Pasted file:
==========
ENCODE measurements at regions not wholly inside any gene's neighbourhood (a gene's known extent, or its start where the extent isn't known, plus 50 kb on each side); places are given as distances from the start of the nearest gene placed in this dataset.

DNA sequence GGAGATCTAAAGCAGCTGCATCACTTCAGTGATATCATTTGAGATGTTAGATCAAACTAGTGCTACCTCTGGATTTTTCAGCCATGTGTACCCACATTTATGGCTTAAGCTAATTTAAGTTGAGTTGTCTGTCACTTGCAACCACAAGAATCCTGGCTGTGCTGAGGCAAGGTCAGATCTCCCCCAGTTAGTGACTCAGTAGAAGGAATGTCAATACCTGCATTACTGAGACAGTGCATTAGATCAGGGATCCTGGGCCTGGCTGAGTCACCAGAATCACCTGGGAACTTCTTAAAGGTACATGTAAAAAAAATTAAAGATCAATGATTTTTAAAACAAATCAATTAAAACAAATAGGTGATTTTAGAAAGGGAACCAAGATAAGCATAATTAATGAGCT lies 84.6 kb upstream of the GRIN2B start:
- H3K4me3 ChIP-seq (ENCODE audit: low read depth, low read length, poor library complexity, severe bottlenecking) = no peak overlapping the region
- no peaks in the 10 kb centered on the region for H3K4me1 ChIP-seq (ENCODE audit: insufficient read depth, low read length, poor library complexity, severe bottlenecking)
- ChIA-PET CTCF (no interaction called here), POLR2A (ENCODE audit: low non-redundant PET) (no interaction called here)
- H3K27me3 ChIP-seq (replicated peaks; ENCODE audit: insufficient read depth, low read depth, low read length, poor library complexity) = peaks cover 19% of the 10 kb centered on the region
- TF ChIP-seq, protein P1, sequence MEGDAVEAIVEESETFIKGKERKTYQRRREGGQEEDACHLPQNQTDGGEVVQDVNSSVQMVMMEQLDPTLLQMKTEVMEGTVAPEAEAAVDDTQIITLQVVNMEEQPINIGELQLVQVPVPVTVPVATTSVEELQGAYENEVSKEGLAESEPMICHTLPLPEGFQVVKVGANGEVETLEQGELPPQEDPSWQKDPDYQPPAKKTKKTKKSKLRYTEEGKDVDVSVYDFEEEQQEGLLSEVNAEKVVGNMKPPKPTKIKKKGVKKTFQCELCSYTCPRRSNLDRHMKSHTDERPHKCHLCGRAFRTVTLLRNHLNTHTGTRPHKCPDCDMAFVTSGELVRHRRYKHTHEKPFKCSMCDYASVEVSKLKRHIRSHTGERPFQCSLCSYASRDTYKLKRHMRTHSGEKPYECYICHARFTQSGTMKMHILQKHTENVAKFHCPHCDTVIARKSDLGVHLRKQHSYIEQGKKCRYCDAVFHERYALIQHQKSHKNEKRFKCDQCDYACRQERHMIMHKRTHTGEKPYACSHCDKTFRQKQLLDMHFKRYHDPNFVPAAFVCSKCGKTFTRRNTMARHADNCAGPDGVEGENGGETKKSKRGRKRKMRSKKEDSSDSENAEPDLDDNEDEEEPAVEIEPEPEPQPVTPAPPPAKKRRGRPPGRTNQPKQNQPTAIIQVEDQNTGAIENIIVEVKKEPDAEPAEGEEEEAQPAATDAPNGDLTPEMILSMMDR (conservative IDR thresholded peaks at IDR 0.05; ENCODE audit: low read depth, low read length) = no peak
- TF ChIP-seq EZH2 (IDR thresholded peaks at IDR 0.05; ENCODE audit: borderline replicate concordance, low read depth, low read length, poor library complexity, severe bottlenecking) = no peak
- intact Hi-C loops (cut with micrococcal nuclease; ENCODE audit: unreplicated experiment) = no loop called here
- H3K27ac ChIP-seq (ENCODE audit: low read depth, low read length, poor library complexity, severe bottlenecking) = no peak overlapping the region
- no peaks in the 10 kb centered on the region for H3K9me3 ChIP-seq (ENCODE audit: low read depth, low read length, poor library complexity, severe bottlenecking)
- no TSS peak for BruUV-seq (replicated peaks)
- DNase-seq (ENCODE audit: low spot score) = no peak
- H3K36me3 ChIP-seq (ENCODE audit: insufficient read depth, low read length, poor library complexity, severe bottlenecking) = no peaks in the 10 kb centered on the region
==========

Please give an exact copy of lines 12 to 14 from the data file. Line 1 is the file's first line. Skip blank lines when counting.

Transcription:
- no TSS peak for BruUV-seq (replicated peaks)
- DNase-seq (ENCODE audit: low spot score) = no peak
- H3K36me3 ChIP-seq (ENCODE audit: insufficient read depth, low read length, poor library complexity, severe bottlenecking) = no peaks in the 10 kb centered on the region